Just days after Warren Buffett lamented in his latest annual letter that prices for businesses possessing decent long-term prospects are "sky high", an insider transaction-based model constructed by University of Michigan finance professor Nejat Seyhun predicts that the S&P 500 will be 3.9% lower in one year as a result of a recent surge in insider selling.
Seyhun, one of academia's "leading experts" on insider transactions, and his trading model were profiled in a recent Barron's article. Barron's had previously covered his work back in May 2017. At the time Seyhun's model was bullish and the S&P has, since then, risen by more than 20%. His model also gave the market "the benefit of the doubt" back in October, during a correction. Since then, the market is about 1% higher.
What is more notable, is that Seyhun's model has been found to be statistically significant by peer reviewed research. He claims that insider buying and selling data, when researched properly, "does a better job predicting year-ahead returns than almost all of the better-known indicators that are popular on Wall Street."
His model states that only some of those who are considered insiders are worth following. Specifically, he pays attention to the buying and selling of corporate officers and directors and overlooks transactions by a company's largest shareholders. Obviously, insiders and directors have more insight as to the health and sentiment of a company than "outsiders" like large shareholders. This can sometimes be a difficult way to perform analysis as, based simply on a size basis, large shareholders transact far more stock than insiders, which can be difficult to ignore.
So why does Seyhun's model now predict a drop for the market in the coming year? According to the model, insiders - those who by definition have the most insight into the future performance of their own stocks - sold more of their company's stock in the first half of February relative to buying, than they have in a decade. Five of every six companies for which there were recent insider transactions have experienced net selling.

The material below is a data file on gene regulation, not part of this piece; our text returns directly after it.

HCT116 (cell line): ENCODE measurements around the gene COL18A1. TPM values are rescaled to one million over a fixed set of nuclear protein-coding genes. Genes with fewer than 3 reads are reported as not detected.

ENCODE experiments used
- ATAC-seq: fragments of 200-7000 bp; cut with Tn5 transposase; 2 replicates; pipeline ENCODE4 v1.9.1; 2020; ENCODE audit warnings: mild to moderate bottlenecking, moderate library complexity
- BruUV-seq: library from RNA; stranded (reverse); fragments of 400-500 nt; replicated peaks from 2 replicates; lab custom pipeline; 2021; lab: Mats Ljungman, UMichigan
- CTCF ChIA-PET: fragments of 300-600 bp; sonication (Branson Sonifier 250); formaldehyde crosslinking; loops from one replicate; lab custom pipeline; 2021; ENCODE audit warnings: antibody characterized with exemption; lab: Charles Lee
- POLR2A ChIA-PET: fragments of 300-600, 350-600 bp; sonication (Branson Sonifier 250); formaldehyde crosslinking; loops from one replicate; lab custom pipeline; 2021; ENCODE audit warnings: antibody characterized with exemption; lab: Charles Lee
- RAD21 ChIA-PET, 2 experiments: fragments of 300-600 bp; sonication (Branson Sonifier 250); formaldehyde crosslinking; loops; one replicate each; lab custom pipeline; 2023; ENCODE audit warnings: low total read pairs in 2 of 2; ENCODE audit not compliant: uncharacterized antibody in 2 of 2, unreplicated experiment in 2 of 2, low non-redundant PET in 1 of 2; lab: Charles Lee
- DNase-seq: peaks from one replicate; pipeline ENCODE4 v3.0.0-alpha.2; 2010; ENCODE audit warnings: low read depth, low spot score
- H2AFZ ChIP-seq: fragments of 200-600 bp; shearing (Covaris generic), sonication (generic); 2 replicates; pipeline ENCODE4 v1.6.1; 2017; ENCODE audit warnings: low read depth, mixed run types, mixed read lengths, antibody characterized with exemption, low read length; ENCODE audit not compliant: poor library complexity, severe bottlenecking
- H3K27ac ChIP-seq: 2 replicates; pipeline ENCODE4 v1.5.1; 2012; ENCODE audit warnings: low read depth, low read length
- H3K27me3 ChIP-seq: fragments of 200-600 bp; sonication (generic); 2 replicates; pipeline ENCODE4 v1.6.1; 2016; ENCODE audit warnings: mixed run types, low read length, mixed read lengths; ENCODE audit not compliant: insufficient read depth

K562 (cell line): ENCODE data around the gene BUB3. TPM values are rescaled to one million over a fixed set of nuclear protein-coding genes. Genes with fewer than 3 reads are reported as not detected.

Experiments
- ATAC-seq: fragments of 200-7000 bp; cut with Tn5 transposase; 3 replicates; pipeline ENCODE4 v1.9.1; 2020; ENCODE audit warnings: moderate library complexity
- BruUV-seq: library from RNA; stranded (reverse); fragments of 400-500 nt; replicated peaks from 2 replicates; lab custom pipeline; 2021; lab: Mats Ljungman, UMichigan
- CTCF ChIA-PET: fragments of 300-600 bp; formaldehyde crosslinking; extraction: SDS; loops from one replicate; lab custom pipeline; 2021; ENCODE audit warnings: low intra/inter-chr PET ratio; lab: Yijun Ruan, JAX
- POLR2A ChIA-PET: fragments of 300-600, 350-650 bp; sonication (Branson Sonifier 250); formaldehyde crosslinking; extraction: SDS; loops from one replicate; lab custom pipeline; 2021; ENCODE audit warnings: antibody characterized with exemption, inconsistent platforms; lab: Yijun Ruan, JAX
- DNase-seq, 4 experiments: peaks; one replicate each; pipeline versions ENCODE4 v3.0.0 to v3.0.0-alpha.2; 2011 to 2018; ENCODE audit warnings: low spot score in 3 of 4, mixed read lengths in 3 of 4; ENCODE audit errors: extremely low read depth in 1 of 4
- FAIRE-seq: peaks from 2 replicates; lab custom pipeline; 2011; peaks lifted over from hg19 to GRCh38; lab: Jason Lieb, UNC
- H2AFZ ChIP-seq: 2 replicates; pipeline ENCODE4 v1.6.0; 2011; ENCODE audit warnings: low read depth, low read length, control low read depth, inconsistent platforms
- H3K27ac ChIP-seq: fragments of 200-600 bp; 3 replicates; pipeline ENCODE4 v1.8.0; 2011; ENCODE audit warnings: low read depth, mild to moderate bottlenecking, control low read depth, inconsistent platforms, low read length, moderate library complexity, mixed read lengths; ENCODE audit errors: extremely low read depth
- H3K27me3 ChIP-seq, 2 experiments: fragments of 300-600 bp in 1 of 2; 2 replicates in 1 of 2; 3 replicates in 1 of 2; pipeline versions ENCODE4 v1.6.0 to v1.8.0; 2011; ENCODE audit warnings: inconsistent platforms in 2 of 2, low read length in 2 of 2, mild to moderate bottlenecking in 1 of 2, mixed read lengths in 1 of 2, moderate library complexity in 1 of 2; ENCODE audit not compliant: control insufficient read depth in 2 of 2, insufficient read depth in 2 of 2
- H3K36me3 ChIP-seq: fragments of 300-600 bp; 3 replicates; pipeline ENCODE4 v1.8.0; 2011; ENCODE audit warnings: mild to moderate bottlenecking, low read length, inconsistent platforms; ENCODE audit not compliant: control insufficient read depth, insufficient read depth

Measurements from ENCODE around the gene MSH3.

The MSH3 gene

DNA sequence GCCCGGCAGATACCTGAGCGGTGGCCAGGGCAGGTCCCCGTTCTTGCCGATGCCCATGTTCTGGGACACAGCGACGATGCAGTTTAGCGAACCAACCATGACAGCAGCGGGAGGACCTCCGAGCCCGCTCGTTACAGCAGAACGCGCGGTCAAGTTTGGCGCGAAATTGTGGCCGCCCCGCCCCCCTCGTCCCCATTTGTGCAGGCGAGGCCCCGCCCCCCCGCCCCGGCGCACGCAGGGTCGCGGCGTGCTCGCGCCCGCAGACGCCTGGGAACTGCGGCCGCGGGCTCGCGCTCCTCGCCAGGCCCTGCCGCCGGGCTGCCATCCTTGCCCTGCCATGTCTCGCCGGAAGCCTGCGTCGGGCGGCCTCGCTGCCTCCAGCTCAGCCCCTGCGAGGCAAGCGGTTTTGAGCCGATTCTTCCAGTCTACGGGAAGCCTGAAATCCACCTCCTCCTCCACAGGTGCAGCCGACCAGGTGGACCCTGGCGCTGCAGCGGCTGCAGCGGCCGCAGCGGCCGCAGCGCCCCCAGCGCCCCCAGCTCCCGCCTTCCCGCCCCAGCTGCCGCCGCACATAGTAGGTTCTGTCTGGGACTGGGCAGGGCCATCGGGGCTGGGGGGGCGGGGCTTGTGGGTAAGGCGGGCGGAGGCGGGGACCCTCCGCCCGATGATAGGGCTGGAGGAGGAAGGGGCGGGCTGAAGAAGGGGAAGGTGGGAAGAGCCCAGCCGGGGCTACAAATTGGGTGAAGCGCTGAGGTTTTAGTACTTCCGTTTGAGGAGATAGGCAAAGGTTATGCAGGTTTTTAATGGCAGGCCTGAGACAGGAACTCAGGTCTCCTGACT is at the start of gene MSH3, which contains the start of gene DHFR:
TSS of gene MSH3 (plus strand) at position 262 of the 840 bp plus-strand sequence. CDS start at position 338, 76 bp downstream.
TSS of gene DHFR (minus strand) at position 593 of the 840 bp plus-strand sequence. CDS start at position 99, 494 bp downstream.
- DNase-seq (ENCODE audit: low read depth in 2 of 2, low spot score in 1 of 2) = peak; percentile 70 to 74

That said, the model creator is already making excuses about his own model, saying it's important to not "put too bearish of an interpretation" on the data because it came after a large rally. Insiders have "no choice" but to sell when their compensation comes in the form of equity, he told Barron's, calling the selling nothing more than "opportunistic behavior". That remains to be seen.
As far as Seyhun's reluctant conclusion from the data, he has a simple recommendation: do what the insiders are doing:
"One way of putting this forecast into practice would be to shift your holdings away from companies with heavy insider selling and into those with heavy net buying."
As Barron's notes, according to Seyhun's data among small-cap stocks, energy and financial companies had the most net insider buying. Who was selling? Pretty much everyone else... the good news however was that a willing buyer was always present: companies themselves, because as Bank of America noted recently, stock buybacks YTD are running nearly 100% higher than their already record 2018 pace. Or said even simpler: insiders sold their stock... to their own company.